Green Lantern_Ryan and Siiri_web.jpg
Blake Lively's no dog, but let's be honest, I look much better standing next to Ryan, no?
The Dinner: Jumbo crunchy chop salad with fried


Green (Lantern) With Envy for Blake Lively's Job

Green Lantern_Ryan and Siiri_web.jpg
Blake Lively's no dog, but let's be honest, I look much better standing next to Ryan, no?
The Dinner: Jumbo crunchy chop salad with fried onion strings, seared ahi tuna, and Mendocino Fog chardonnay at Ruth's Chris Steak House in Bellevue Square, (855 106th Ave. N.E.).

The Movie: Green Lantern in Real D 3D, Lincoln Square Cinemas, (700 Bellevue Way N.E.).

The Screenplate: For the second installment of Ryan Reynolds: An (Un)healthy Obsession, an evening overflowing with beefiness was mandatory. (To see the first installment, reference the sexiest death scene ever from last November here.) And so, prior to getting a visual high of green-clad extreme muscles and an earful of snorting middle-aged nerds, there was a short sit-down dinner at Ruth's Chris Steakhouse.

In an ideal world, we would have shown up to Ruth's Chris during happy hour and taken advantage of the numerous cheap eats that soak up the three post-work drinks consumed to wash off that final conference call and get in the mood for a little shameless eye candy. Clearly we don't live in an ideal world--otherwise I'd be starring as Carol Ferris and Blake Lively would be serving me my meal at Ruth's Chris--so instead we chugged a glass of wine and split a few dishes before getting into full Real D 3D mode.

There are two ways to watch Green Lantern: the traditional big screen, and then "Real D 3D." I don't know how "Real D 3D" differs from traditional 3-D, but to be fair, I haven't seen anything in 3-D since Jurassic Park. If you're a comic-book geek of yesteryear, see it in 3-D. If you're a red-blooded woman and haven't been living under a rock for the past 10 years, then see it in 3-D. Basically there's no reason to see this movie in a regular theater. So what does the "Real D" stand for? Good question. The answer was revealed in what will now forever be the absolute best moment in the movie.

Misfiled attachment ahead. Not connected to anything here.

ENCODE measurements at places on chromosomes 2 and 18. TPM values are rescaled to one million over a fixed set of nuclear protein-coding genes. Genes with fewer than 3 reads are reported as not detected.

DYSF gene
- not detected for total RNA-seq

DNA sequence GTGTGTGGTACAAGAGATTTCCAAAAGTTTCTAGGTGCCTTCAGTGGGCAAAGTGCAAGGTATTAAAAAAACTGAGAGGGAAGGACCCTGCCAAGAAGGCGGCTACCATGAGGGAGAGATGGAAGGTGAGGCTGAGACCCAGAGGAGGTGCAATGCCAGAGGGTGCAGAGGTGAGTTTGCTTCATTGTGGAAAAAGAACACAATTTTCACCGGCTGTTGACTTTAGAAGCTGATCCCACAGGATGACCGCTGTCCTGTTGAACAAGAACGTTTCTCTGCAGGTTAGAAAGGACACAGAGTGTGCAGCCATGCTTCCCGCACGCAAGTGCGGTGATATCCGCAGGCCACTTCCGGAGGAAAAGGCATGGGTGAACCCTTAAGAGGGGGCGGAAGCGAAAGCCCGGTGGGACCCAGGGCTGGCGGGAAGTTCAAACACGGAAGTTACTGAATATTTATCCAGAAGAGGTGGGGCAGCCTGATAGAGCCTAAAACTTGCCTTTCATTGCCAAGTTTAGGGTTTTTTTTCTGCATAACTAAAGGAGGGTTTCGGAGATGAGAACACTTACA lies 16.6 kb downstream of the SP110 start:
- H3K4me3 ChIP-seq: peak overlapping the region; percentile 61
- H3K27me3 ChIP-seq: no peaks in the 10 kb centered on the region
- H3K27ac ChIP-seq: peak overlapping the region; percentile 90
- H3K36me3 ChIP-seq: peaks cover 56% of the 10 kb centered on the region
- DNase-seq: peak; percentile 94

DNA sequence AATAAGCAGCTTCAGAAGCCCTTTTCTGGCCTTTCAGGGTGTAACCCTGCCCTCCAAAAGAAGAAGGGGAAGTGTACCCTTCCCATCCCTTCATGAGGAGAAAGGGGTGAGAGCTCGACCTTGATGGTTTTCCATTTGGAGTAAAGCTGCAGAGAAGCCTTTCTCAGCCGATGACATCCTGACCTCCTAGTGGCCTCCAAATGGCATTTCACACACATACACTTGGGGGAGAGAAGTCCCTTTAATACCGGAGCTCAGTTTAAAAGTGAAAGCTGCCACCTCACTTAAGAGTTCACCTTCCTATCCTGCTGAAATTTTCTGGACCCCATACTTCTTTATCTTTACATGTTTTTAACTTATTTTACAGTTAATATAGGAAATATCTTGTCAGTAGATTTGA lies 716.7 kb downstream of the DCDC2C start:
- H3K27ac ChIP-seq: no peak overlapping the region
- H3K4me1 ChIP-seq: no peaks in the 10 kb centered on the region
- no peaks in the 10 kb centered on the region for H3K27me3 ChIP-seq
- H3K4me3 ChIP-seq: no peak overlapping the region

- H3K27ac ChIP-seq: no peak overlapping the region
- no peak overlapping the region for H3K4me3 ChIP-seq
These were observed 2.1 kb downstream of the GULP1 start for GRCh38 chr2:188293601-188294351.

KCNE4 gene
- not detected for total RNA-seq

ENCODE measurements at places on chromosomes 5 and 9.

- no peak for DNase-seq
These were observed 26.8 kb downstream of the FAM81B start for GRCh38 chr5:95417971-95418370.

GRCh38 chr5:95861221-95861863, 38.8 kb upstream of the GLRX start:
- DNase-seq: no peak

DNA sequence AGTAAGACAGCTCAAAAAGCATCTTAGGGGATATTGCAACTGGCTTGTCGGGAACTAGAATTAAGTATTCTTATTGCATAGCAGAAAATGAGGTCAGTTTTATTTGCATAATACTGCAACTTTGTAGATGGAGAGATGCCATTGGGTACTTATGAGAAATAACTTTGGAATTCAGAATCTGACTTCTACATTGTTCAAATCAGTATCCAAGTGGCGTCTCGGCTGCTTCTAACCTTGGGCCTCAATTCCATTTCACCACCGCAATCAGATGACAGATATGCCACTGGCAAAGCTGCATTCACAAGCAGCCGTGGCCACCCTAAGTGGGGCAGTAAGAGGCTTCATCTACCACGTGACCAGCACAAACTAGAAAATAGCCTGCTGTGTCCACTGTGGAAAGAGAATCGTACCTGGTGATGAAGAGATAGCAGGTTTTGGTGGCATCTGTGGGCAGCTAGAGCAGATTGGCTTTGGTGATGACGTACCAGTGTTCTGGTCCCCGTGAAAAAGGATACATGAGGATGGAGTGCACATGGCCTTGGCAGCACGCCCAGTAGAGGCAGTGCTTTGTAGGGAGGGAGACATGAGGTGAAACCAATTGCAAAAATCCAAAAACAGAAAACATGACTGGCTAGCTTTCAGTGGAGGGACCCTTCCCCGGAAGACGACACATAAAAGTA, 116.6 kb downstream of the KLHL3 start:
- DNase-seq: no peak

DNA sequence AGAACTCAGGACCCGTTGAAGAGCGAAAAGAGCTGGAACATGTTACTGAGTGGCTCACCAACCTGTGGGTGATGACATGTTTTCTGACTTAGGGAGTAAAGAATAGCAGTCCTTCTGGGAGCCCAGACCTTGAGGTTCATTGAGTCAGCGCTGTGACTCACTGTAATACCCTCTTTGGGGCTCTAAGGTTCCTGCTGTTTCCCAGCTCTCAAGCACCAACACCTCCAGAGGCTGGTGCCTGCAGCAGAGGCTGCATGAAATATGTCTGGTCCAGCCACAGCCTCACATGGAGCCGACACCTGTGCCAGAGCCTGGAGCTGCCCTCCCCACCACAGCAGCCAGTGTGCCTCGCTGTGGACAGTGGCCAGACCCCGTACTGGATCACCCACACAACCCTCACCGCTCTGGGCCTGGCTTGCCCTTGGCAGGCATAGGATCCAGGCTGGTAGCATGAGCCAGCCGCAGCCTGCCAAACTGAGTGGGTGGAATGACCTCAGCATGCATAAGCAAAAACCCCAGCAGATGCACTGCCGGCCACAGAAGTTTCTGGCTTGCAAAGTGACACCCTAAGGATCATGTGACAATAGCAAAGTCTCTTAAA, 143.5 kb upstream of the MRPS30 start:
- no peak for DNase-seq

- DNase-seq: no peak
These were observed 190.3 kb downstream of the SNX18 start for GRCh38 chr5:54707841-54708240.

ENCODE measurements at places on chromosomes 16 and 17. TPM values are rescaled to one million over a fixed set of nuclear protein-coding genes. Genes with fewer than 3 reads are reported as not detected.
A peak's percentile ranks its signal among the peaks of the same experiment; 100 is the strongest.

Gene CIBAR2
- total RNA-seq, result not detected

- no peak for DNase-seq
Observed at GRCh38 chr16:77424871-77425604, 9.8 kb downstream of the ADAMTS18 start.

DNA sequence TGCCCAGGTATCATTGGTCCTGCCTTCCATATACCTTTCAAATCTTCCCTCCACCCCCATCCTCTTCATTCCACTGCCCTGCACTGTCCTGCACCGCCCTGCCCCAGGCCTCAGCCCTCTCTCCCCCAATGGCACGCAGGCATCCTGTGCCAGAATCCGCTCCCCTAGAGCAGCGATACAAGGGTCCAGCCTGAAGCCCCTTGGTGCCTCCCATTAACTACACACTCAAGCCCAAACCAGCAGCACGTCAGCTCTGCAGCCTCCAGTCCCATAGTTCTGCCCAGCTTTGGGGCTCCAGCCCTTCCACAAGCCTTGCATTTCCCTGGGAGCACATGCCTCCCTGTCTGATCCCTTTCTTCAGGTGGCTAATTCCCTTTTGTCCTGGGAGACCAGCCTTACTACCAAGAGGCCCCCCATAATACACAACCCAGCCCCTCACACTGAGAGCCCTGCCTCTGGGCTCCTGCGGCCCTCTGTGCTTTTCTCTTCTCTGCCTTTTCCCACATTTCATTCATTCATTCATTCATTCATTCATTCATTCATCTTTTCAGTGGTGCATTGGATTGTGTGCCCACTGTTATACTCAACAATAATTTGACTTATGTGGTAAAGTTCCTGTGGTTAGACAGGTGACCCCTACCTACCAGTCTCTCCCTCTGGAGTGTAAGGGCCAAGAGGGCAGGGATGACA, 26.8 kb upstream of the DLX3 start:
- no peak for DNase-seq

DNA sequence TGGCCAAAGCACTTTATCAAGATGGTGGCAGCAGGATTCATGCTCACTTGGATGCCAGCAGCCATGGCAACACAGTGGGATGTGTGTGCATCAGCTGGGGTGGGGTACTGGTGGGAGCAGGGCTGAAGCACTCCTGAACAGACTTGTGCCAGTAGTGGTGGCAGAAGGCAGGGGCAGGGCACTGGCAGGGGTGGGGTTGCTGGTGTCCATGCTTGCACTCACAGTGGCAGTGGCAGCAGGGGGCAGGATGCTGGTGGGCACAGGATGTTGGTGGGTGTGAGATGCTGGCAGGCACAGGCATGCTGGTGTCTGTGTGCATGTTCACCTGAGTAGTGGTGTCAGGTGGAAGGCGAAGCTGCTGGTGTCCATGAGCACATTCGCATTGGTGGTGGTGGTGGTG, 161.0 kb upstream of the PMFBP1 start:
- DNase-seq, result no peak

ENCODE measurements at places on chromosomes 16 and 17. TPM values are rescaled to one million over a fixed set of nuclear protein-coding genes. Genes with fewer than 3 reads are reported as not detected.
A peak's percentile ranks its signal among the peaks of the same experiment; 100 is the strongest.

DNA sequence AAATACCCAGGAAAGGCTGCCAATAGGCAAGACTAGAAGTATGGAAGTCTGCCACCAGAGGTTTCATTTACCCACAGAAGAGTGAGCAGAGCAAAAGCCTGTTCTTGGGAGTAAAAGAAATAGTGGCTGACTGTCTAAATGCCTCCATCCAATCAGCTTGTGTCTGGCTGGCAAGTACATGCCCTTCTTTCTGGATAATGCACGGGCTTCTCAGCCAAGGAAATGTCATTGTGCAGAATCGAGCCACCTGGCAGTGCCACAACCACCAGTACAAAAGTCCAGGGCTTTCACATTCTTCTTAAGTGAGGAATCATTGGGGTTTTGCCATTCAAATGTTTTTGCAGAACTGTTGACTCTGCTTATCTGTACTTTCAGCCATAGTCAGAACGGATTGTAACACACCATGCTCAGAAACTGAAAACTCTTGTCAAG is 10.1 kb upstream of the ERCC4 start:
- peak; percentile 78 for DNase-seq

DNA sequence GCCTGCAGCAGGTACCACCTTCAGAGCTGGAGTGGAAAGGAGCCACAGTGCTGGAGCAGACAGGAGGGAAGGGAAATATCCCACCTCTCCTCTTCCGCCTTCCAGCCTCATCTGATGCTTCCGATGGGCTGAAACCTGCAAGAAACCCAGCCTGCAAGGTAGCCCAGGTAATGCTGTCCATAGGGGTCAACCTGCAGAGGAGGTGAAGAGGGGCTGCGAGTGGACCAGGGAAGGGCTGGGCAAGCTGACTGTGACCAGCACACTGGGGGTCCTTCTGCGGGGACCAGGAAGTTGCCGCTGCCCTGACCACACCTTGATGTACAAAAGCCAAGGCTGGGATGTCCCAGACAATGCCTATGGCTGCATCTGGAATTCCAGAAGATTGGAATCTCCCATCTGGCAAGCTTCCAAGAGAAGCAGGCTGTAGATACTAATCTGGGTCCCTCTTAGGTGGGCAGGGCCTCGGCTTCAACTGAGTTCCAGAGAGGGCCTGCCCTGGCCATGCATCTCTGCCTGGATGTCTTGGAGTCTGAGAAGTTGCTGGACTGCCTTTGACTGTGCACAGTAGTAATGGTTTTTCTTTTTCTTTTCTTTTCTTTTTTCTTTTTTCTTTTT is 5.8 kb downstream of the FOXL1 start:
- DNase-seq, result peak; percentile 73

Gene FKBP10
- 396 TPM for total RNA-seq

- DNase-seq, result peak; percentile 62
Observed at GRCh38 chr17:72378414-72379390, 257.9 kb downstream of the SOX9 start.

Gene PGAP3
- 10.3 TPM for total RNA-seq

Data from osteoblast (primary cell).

About 20 minutes into the plot, Reynolds is unconsciously transported to another planet via energy field where he's stripped down to his white boxer briefs. The camera does a 360-degree shot of him laying on his back and then zooms up to his face, starting at his feet. This results in the inevitable crotch shot heard round the world, thus defining just exactly what "Real D 3D" means. It was basically like getting to third base.

The plot pretty much climaxes there for anyone who has not read the comic book before. For die-hards and first-timers alike, the remaining 80 minutes is filled with a predictable roller coaster of good versus evil and a side dish of Blake Lively attempting to play a brunette and engage in PG make-out sessions. Even watching some other woman claw all over Reynolds is tolerable considering he spends 90% of the film in a green second-skin onesie.

Much like the overabundance of muscle and sinew showing through Ryan's leotard, the seared ahi tuna at Ruth's Chris was rare, meaty, and served with special sauce. The firm crust of each slice was not unlike Reynolds' character, Hal Jordan, whose rock-solid physical and mental traits are a good cover for his soft, melt-in-your-mouth heart and underlying vulnerability. The chop salad, on the other hand, more closely resembles the ice-cold likes of Carol Ferris (Lively), who cuts Jordan to bits as his flight partner and boss. Covering the salad (and Lively) in any dressing, be it clothes, brown hair, or ranch dressing, is a welcome sight for women over 25.

Although the meal was rushed, the service and quality at Ruth's Chris was everything you expect of a top-notch steak house. The seafood and produce was remarkably fresh, and the server was prompt, and as a woman obviously understood the need to rush in the name of a virtual booty call with the Sexiest Man Alive. While the movie was completely predictable even if you've never cracked a vintage cover of the DC classic, the action sequences placate every generation of man-child from here to the guardian planet Oa, especially when it's all flying overhead in 3-D.

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